In an era that emphasizes the need for “deep understanding” in learning, it’s alarming that most of the students I meet requiring tutoring are totally reliant two ineffective strategies to find an answer – 1) guess and hope, or 2) don’t even try – that way you can’t get it wrong. Until recently my typical strategy would be to identify areas of misconceptions, and make students aware of what they needed to know to correct their knowledge of basic mathematical concepts . I stressed the importance of reasoning over guessing, and provided students with opportunities to practice and apply their new-found knowledge. I figured I was helping them acquire the “deep understanding” they had previously missed out on, and that this newly acquired knowledge would improve both their self-confidence and their motivation.
[pull float = "alignleft"]The really exciting part was that these students started to catch on quite quickly – cognitive conflict would kick in and these students started thinking for themselves to find solutions to problems they themselves had discovered.
It didn’t work very well. Students were still discouraged, still wanted to guess the answer, and often previously covered material was forgotten. I often felt that my tutoring sessions didn’t meet my expectations. Although I asked questions to encourage the students to think, they still kept playing “Guess the answer”. When they couldn’t come up with an answer, I resorted to logically sequenced and scaffolded explanations – a one on one chalk-and-talk session that bored both of us. Any mathematical understanding gleaned through the session was painfully acquired and often short-lived.
This year has started differently. I found Malcolm Swan’s “Improving learning in mathematics: challenges and strategies” (available as a pdf document) , along with supplementary material from National Centre for Excellence in the teaching of Mathematics (national being UK). I stopped explaining. I gave them simple tasks (e.g. sort these decimal numbers in order) , and asked them to explain how they got their answer. If their reasoning as wrong (and it often was), I provided examples to challenge their reasoning. (If .125 is bigger than .2, because 125 is a bigger number than 2, then what about .200 – is it bigger than .2?) The really exciting part was that these students started to catch on quite quickly – cognitive conflict would kick in and these students started thinking for themselves to find solutions to problems they themselves had discovered. What’s more, they (and I) were enjoying the process.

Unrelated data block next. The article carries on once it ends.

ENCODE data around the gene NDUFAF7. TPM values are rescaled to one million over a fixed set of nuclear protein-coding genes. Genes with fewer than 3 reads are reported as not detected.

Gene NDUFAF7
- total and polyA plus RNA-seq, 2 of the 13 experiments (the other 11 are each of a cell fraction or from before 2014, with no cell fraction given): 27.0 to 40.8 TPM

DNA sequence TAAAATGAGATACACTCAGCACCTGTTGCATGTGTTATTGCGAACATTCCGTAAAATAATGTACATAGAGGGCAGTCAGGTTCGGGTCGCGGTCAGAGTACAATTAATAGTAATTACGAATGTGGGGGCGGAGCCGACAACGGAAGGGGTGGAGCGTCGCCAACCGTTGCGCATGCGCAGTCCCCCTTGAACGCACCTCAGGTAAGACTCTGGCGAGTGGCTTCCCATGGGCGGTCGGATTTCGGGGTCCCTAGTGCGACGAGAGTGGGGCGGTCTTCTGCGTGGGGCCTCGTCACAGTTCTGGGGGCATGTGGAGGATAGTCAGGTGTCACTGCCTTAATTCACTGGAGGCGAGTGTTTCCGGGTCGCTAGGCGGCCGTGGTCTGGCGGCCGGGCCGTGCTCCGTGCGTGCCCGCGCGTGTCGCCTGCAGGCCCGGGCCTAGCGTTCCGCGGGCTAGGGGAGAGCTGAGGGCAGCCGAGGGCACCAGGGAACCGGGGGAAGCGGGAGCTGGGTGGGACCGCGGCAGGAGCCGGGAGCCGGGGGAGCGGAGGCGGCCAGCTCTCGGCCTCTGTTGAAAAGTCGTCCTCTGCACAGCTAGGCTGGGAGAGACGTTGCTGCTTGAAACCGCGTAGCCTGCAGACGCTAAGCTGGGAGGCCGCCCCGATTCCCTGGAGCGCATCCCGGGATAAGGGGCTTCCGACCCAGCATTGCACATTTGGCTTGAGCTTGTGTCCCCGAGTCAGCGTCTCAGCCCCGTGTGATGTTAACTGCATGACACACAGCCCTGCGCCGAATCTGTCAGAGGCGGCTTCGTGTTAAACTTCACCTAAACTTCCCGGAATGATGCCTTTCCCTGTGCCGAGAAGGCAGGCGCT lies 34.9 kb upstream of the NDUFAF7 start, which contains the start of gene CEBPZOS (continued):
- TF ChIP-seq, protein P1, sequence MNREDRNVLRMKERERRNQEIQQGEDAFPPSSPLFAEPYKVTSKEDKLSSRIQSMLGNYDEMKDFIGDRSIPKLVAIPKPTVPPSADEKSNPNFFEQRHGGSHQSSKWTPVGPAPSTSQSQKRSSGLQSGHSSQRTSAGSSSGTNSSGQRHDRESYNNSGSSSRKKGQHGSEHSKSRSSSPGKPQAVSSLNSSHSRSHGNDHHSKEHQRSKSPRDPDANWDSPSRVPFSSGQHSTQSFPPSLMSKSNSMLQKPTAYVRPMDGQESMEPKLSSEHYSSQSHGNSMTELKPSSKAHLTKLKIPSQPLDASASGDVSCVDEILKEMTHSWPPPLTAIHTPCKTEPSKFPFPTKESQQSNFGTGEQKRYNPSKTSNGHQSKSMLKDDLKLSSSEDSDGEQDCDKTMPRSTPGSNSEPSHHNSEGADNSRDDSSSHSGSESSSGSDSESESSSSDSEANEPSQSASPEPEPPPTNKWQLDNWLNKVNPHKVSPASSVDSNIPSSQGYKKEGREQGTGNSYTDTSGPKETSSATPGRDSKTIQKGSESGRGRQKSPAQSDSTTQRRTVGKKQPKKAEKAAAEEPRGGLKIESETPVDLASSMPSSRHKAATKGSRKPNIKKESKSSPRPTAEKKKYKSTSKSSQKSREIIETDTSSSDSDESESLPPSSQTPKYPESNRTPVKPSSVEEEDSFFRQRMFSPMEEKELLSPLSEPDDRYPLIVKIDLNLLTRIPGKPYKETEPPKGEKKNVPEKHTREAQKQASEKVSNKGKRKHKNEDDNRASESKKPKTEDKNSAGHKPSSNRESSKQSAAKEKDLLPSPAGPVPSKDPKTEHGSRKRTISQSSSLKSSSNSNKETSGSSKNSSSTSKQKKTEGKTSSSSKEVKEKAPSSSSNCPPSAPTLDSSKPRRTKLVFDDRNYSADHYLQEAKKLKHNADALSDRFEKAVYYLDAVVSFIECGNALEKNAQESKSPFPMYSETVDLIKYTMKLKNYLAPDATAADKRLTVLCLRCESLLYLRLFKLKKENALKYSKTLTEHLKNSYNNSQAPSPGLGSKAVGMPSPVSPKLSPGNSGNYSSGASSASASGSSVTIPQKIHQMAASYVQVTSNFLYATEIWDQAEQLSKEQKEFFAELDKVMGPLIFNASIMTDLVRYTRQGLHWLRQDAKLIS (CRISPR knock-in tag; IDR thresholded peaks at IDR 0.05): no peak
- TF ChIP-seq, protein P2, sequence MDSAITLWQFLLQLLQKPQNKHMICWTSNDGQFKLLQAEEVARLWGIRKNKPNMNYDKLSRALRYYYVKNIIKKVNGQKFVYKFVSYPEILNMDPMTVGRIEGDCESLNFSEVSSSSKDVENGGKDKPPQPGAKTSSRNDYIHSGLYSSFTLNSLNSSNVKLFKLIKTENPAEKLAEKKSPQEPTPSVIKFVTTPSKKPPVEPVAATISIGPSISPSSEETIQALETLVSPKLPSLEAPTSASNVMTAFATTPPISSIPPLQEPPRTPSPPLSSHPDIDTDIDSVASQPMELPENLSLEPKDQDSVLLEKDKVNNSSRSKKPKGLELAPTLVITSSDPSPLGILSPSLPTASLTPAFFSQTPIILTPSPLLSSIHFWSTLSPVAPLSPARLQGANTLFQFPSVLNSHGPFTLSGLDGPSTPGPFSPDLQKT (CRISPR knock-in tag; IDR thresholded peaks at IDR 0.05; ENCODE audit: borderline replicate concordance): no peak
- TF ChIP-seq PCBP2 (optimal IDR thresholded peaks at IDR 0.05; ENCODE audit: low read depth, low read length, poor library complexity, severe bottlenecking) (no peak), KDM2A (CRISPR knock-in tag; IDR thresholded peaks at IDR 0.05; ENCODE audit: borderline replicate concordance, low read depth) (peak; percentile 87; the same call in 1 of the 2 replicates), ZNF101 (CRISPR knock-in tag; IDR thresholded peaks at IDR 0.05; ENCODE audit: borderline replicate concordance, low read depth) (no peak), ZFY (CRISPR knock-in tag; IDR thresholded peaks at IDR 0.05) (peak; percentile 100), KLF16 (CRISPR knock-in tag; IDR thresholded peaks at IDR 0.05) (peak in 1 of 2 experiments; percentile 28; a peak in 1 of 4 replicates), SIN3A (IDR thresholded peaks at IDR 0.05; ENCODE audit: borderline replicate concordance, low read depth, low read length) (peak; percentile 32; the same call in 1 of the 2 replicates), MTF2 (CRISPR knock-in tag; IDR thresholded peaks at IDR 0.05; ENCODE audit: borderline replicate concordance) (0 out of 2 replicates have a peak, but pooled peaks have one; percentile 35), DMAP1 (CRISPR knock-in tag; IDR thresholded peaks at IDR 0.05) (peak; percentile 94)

[pull float = "alignright"]I could virtually hear the wheels in the student’s head start to turn…[/pull]
Once decimals (and percentages as a by product) were mastered we moved on to sorting fractions of different denominators, but all with a numerator of 1. The commonly encountered erroneous thinking that the bigger the denominator, the bigger the fraction was present. So too was cognitive conflict when this reasoning was applied to his existing knowledge of the relative sizes of one half and one quarter. I could virtually hear the wheels in the student’s head start to turn – slowly at first, then faster as he corrected his reasoning and verified it for himself with further examples. I checked his understanding by asking him what would be the largest fraction possible to have with one as the numerator and a whole number as the denominator. (Old habits die hard – I slipped back into “guess what answer I’m fishing for mode” – in this case I was fishing for half.) His answer was better than mine – one – as in one oneth, which would be the same as the whole thing.
We started looking at comparing fractions where the numerator changed as well as the denominator, aided by an interactive flash program that lets you create fraction visualizations and compare them. When the period ended we were exploring the student’s theory that if the numerator AND the denominator of one fraction were bigger than the numerator and denominator of another fraction, then that fraction would be bigger than the fraction with the smaller numbers. The thinking is flawed, but it is mathematical thinking, something students struggling with maths normally avoid like the plague, and suggests the beginning of an exciting shift in this student’s attitude to maths. Even more exciting is the prospect that while he discovers and investigates exceptions to his theory ( 5/8 is not larger than 3/4), he will probably teach himself about common denominators.
Meanwhile I’m re-reading the booklet – there’s plenty of other practical suggestions in there besides cognitive dissonance.